01/29/2004 12:00AM

Depth, quality worth a shot at $72 per hour

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I am rarely intrigued by bets offering large guaranteed pools. Pick six wagers with carryovers are far more attractive because carryovers kick in money to offset the large takeouts of such exotic wagers.

So why do I find Magna's $500,000-guaranteed pick five - a wager linking races from Laurel Park, Gulfstream, Golden Gate, and Santa Anita - more appealing than a typical guaranteed-pool pick six? The depth and quality of the races. Of the five races, two are stakes and the other three races are allowances with competitive fields.

If nothing else, the races are simply more interesting than a standard card at a given racetrack.

The downer is the cost to play. The bet has a $2 minimum, and with the depth of the races, bettors will probably have to go deep in at least several legs to have a realistic shot of winning. This may price out some small-ticket bettors.

The good news is that the five races are largely talent-filled affairs. They also will come in rapid-fire succession, all within an hour.

The difficulty for horseplayers is analyzing the races from four different tracks. With races from Laurel, Gulfstream, Golden Gate, and Santa Anita all in the pick five mix, it is a rare bettor who will have a strong feel for every track.

I know I felt that way handicapping the five races. Laurel and Golden Gate are not tracks that I play on a regular basis. I feel much more comfortable wagering on Gulfstream, Fair Grounds, Turfway, and, to a lesser extent, Santa Anita, because I know the horses, trainers, and jockeys there better than those at other tracks.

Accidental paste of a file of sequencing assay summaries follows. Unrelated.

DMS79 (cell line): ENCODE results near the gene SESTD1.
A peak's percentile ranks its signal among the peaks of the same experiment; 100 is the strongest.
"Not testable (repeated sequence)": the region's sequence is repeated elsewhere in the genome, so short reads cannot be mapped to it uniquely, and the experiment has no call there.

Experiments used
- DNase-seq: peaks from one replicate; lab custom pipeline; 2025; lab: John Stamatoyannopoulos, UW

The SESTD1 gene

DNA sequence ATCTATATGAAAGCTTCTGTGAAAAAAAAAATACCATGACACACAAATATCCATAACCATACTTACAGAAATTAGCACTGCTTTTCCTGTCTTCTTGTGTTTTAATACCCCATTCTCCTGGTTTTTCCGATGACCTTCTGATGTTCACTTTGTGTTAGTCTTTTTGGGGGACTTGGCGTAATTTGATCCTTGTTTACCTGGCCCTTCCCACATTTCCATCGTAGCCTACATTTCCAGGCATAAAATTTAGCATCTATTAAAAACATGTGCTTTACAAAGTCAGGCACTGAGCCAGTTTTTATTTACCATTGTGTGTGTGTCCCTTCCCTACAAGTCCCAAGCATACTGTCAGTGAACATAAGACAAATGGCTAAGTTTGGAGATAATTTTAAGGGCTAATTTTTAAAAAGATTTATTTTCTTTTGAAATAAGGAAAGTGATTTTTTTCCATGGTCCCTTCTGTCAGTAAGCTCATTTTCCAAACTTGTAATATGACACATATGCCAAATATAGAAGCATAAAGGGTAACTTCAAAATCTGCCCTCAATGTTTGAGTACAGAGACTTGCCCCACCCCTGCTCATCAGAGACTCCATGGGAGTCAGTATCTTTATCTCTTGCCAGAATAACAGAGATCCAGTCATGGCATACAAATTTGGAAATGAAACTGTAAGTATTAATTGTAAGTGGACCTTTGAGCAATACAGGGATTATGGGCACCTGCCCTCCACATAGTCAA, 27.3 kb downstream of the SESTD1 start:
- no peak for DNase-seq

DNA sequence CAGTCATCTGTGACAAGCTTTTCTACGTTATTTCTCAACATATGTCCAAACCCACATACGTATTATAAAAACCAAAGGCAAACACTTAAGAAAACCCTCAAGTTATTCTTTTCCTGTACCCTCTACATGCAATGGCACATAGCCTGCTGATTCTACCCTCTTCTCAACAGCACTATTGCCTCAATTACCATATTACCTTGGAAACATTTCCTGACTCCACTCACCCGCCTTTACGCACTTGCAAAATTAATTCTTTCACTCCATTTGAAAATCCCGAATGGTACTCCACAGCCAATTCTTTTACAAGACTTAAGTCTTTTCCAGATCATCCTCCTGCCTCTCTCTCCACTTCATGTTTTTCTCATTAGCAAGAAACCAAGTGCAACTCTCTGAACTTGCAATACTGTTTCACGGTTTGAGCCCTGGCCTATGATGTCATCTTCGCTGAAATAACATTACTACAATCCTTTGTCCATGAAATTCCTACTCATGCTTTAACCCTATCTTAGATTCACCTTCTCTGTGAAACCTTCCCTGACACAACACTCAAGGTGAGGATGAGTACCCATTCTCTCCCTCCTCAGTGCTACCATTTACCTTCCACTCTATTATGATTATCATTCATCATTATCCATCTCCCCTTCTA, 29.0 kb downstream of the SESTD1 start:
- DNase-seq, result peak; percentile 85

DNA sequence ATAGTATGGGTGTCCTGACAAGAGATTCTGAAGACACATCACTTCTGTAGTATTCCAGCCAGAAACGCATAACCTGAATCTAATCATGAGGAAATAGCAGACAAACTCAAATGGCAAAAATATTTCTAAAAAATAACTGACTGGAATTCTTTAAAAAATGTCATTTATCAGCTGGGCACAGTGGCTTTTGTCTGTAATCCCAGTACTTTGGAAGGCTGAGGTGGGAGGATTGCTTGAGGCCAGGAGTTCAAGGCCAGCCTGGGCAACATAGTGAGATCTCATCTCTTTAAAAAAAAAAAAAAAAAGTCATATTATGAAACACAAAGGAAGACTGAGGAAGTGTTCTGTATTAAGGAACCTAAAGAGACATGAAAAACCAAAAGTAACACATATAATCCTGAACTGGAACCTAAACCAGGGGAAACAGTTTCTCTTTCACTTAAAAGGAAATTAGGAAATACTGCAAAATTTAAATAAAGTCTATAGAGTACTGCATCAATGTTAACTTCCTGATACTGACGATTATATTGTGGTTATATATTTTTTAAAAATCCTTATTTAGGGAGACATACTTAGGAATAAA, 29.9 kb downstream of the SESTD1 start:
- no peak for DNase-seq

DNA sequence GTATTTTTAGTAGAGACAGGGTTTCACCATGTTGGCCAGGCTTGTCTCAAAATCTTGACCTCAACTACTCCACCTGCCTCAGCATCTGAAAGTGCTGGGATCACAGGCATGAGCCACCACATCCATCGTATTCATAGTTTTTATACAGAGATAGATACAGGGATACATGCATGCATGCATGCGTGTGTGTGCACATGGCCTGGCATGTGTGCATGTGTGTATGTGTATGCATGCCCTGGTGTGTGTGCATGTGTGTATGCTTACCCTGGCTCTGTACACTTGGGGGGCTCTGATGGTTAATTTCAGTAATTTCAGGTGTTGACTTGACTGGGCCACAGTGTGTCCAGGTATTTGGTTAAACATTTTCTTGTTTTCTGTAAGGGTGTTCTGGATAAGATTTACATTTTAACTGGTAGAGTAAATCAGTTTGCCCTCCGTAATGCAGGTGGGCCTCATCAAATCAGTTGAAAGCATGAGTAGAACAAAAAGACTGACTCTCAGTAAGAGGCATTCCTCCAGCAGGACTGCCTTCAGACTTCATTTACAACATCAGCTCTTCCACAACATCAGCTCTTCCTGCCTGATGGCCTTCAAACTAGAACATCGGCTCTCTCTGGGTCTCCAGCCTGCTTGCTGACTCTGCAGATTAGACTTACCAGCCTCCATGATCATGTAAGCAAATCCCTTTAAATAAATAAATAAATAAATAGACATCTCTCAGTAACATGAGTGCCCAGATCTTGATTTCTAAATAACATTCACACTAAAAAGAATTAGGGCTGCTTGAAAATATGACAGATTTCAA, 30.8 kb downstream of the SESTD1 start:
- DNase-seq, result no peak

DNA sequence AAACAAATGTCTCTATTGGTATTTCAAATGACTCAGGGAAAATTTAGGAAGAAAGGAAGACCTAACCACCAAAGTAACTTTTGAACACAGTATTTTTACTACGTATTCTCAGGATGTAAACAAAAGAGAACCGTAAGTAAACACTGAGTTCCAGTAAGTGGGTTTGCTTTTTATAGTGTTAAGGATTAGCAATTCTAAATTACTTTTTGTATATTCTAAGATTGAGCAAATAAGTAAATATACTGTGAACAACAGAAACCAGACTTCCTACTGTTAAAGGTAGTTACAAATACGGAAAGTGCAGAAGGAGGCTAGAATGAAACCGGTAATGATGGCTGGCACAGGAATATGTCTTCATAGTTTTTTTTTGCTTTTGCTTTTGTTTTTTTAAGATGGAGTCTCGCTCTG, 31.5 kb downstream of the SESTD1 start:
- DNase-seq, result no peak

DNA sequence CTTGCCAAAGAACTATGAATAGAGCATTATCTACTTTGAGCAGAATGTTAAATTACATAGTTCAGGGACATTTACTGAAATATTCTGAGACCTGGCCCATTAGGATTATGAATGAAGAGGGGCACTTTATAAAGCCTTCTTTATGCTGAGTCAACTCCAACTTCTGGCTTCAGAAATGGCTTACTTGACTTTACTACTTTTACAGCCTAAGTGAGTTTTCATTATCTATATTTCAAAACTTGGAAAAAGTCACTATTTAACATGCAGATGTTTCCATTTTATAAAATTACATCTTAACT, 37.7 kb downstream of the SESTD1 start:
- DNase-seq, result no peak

But, liking a challenge, I thought I'd take a crack at handicapping the pick five.

My bet is either going to start very well or die an early death, because I'm beginning with a single. Cruise Along, fourth in the Affectionately Handicap at Aqueduct Jan. 17, will be singled on my tickets in the opening leg, The Nellie Morse from Laurel.

My rationale for choosing her was simple. She's fast, classy, and is a closer in a field inundated with pace.

The ninth race at Gulfstream, an optional claimer, comes next and there I decided to go deeper, choosing three horses. How About It and Polo Ridge have a recency edge over many others in the field, and the comebacking Elegant Mercedes ran her career-best Beyer Speed Figure in her last return from a layoff.

Racing shifts to the West Coast for the third leg, the Grade 3 Brown Bess Handicap from Golden Gate. Red Rioja is the class of the race, having been fifth in the Grade 1 Yellow Ribbon in September. She is unraced since October, which could give the rapidly improving Abbey Bridge a shot.

Next it is back to Gulfstream for the 10th race, the fourth leg of the bet. I found this race - one-other-than for older horses - puzzling because of its mediocrity. I'm using Sea Power, a recent Scott Lake claim, and Country Judge, who was fourth in his local bow after a rough trip.

The potential winners run much deeper than these two horses, but to add significantly more horses would drive up the price beyond what is acceptable to me.

Finally, we go to Southern California for the last race of the pick five, the fifth from Santa Anita. Like the Nellie Morse, this route is loaded with front-runners. My choices are a combination of stalkers and closers: Sharpster, Leroidesanimaux, and Dust Cover.

Playing one horse in the first leg, three in the second, two in the third and fourth, and three in the last leg results in a $72 ticket - enough to have a bit of fun, without going overboard on a wager with no carryover.